In a recent study, endoscopic biopsy specimens from 42 Barrett's esophagus patients, including 14 patients with dysplasia, were analyzed before and after 6 months of treatment with lansoprazole at daily doses of 15 to 60 mg [3]. When completely asymptomatic on proton pump inhibitor (PPI) therapy, the patients underwent 24-hour ambulatory pH monitoring. Patients were grouped according to whether they had normalization of intraesophageal pH or abnormal esophageal acid exposure. The groups were comparable with regard to patients demographics, magnitude of reflux symptoms before therapy, Barrett's esophagus segment length, presence and size of hiatal hernia, and manometric characteristics. Endoscopy specimens were analyzed for the cell proliferation marker proliferating cell nuclear antigen (PCN) and the differentiation marker Villin. In the group of patients with normalized intraesophageal pH, PCNA expression declined significantly from a median of 22% of cells to 4.8% of cells and Villin expression increased significantly by 4-fold. In contrast, PCNA and Villin expression were essentially unchanged in the group with persisting abnormal esophageal acid exposure. There was a strong negative correlation between Villin and PCNA expression in these biopsy specimens (r = - 0.79). In the subset of patients with dysplasia, PCNA expression was strongly correlated with the degree of dysplasia (r = 0.76), but Villin expression was unrelated. These findings indicate that dysplasia is unrelated to cell differentiation but strongly correlates with cell proliferation.

Despite a favorable effect on Villin expression, this study did not find a significant reduction in dysplasia with normalization of intraesophageal acid exposure during the 6month study period. Low-grade dysplasia (LGD) was present at baseline in four patients of the group with normalized acid exposure; it resolved in three patients and persisted in the other patient after 6 months of PPI therapy. However, indefinite dysplasia and LGD each developed in one patient. In the group with abnormal acid exposure, 1 patient had highgrade dysplasia (HGD) and 3 patients had LGD; at 6 months, dysplasia resolved in the patient with HGD and progressed to HGD in 1 patient, became indefinite in 1 patient, and regressed in 1 patient with LGD at baseline. In addition, LGD developed in 1 patient from this group. It may have been that the study duration was too short and the patients too few to yield meaningful data on the effects of reduced cell proliferation and increased differentiation on dysplasia.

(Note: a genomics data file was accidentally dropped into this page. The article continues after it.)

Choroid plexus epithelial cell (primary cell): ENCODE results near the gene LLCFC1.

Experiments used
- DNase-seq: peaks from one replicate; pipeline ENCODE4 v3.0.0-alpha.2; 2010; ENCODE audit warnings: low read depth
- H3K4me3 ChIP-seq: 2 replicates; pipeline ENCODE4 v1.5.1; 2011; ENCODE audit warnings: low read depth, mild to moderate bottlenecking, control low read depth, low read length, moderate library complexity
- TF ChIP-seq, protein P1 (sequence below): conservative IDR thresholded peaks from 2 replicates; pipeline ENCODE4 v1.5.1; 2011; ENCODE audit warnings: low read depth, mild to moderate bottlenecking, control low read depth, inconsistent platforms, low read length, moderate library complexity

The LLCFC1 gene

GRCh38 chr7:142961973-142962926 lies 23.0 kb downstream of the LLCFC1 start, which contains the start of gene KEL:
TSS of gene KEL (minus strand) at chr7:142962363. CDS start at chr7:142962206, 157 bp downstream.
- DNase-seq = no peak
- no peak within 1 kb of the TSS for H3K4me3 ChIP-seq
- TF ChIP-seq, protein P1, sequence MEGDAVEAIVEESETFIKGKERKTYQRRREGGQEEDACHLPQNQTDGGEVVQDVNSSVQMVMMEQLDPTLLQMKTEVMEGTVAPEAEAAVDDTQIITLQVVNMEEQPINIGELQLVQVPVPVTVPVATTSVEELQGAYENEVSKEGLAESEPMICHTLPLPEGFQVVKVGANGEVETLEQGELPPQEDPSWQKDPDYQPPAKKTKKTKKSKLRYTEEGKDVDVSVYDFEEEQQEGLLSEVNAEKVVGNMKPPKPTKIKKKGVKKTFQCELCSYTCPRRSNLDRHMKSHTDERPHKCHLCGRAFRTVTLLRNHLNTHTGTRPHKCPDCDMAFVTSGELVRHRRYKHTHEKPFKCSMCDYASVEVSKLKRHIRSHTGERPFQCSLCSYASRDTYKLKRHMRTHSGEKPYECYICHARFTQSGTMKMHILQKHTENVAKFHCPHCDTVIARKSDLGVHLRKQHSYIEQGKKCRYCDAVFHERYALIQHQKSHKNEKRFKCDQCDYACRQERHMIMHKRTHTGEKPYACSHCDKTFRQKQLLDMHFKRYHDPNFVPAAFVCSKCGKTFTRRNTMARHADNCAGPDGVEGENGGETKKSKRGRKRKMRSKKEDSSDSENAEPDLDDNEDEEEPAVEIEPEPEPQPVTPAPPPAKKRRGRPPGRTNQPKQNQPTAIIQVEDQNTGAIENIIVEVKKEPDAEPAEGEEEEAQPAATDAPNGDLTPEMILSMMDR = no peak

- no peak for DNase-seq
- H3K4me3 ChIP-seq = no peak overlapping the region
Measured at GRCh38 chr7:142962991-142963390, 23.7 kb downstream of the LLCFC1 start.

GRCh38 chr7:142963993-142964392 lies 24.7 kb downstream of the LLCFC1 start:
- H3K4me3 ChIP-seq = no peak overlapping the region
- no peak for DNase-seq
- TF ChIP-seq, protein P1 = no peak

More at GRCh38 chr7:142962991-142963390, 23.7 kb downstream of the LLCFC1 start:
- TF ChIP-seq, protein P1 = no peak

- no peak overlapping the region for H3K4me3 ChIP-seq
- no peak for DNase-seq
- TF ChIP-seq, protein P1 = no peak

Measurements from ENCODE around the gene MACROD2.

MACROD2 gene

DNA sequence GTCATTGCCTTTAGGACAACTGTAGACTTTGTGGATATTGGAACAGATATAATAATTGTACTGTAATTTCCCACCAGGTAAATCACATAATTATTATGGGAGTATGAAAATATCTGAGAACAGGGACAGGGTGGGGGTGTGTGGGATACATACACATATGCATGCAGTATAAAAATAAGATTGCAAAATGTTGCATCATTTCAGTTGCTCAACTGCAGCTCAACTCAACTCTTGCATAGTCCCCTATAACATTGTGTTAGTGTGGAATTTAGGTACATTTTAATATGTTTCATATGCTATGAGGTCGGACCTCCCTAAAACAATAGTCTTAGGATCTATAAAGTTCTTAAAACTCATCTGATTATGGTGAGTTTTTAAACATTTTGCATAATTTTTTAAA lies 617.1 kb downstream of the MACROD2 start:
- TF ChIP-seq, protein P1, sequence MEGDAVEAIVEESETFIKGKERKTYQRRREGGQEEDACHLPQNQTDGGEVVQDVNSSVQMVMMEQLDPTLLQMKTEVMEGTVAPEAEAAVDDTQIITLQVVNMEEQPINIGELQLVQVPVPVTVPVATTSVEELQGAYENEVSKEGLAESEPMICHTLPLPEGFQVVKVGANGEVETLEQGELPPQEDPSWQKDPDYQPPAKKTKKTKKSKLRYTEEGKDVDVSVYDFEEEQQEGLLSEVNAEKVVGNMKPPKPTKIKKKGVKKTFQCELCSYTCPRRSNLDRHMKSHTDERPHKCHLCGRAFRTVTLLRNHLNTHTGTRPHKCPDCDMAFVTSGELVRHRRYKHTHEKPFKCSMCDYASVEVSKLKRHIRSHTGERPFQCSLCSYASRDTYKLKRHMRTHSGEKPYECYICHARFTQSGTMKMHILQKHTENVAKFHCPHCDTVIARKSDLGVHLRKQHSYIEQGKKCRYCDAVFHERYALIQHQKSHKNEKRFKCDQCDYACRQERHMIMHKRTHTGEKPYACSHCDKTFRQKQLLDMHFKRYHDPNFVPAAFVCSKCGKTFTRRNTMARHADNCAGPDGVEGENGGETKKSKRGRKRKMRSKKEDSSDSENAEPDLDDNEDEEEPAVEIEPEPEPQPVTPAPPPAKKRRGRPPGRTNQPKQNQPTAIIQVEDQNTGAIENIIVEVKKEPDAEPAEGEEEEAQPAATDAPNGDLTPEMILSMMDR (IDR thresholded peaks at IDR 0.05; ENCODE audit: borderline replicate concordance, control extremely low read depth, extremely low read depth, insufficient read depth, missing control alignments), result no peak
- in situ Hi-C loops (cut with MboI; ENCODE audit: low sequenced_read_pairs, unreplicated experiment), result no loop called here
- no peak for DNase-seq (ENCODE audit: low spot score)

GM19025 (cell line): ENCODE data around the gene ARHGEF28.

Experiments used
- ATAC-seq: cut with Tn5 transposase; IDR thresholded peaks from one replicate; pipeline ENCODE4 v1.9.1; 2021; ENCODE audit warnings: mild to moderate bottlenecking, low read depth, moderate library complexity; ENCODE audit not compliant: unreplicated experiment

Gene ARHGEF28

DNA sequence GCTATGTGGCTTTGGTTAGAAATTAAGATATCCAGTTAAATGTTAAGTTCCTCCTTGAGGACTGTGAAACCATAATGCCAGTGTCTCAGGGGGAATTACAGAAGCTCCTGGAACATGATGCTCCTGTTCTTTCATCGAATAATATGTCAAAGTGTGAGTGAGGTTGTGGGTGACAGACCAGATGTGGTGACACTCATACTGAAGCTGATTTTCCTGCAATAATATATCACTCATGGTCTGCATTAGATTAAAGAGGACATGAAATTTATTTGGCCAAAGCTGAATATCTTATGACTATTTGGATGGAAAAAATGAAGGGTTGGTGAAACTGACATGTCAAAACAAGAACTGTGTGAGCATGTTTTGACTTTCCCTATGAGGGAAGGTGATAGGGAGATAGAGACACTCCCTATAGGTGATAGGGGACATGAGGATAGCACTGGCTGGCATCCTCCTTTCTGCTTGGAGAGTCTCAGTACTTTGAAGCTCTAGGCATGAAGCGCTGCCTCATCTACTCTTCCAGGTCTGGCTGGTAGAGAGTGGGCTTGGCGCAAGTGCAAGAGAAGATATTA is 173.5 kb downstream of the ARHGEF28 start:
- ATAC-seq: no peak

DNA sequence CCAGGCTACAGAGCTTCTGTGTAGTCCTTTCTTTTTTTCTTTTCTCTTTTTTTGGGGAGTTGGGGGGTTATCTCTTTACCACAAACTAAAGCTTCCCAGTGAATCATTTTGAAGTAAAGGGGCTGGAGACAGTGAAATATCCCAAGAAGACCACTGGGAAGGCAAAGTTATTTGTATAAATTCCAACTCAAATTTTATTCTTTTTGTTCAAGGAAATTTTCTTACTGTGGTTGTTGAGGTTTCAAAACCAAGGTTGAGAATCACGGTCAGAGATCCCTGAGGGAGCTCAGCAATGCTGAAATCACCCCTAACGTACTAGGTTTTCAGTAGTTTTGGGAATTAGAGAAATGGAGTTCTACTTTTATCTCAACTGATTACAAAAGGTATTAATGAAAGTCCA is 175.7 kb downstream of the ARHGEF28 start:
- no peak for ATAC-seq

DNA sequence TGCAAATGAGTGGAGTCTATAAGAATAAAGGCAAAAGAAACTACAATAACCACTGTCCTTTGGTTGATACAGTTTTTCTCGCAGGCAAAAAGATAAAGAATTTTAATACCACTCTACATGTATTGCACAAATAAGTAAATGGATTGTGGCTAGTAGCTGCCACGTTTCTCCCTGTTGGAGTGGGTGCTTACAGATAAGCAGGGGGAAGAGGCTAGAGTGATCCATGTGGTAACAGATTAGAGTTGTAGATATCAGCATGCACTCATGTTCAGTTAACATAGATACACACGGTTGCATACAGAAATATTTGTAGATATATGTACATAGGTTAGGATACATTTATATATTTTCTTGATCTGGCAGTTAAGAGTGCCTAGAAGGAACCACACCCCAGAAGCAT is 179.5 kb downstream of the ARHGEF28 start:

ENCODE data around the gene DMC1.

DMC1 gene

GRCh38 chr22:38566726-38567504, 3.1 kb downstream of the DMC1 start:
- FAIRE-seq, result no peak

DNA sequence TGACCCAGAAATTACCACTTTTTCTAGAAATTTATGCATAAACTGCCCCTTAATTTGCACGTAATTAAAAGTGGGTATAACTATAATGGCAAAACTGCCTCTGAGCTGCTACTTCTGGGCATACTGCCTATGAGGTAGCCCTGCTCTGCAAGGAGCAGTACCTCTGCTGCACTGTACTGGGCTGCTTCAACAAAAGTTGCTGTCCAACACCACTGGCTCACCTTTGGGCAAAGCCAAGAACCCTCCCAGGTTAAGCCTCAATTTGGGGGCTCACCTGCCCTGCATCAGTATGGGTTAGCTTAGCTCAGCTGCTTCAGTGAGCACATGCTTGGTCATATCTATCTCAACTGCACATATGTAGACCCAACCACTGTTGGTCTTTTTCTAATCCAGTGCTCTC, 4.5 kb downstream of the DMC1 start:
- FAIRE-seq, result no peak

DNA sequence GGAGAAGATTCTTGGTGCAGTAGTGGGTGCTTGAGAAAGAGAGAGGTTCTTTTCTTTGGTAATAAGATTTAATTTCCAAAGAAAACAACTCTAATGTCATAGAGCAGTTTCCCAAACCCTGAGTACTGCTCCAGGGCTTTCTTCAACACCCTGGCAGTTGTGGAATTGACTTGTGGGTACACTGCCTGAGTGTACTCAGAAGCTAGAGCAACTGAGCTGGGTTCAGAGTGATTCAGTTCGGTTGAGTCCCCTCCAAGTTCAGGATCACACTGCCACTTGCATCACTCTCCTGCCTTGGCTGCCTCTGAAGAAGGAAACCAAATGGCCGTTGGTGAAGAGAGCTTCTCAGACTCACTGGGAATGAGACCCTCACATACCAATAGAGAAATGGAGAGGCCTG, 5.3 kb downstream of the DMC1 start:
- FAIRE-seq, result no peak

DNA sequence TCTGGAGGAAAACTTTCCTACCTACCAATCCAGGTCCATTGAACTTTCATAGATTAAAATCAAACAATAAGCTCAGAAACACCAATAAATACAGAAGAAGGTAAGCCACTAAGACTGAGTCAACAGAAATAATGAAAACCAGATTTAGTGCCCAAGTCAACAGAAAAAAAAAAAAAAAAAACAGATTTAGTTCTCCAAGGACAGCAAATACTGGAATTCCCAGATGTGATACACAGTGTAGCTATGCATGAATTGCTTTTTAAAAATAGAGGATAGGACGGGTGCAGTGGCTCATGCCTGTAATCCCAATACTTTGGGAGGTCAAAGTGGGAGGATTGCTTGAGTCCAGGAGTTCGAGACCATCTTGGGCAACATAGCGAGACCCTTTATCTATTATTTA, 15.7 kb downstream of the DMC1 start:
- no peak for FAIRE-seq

Villin expression in esophageal adenocarcinoma

To evaluate the association of Villin as a marker of cell differentiation with adenocarcinoma of the esophagus we studied 4 patients with adenocarcinoma [1]. Compared with Villin expression in the duodenum, Villin expression in the cancers was absent in 3 and very low in 1. In contrast, immunoblot analysis for another glandular epithelial marker Ep-CAM, which serves as a homophilic, cell-cell adhesion molecule was easily detectable in all samples. Hence, Villin expression may inversely correlate with the progression to esophageal adenocarcinoma.


Although Villin is a reliable marker for cell differentiation in Barrett's esophagus, the precise role of Villin expression in dysplasia or cancer formation are still unclear and more studies are needed.


1. Kumble S, Fajardo L, Omary MB,Triadafilopoulos G. Multifocal heterogeneity in Villin and Ep-CAM expression in Barrett's esophagus. Int J Cancer 1996;66:48-54.

2. Fitzgerald RC, Omary MB, Triadafilopoulos G. Dynamic effects of acid on Barrett's esophagus: an ex vivo proliferation and differentiation model. J Clin Invest 1996;98:2120-2128.

3. Ouatu-Lascar R, Fitzgerald RC, Triadafilopoulos G. Differentiation and proliferation in Barrett's esophagus and the effects of acid suppression. Gastroenterology 1999;117:327-335.

Publication date: August 2003 OESO©2015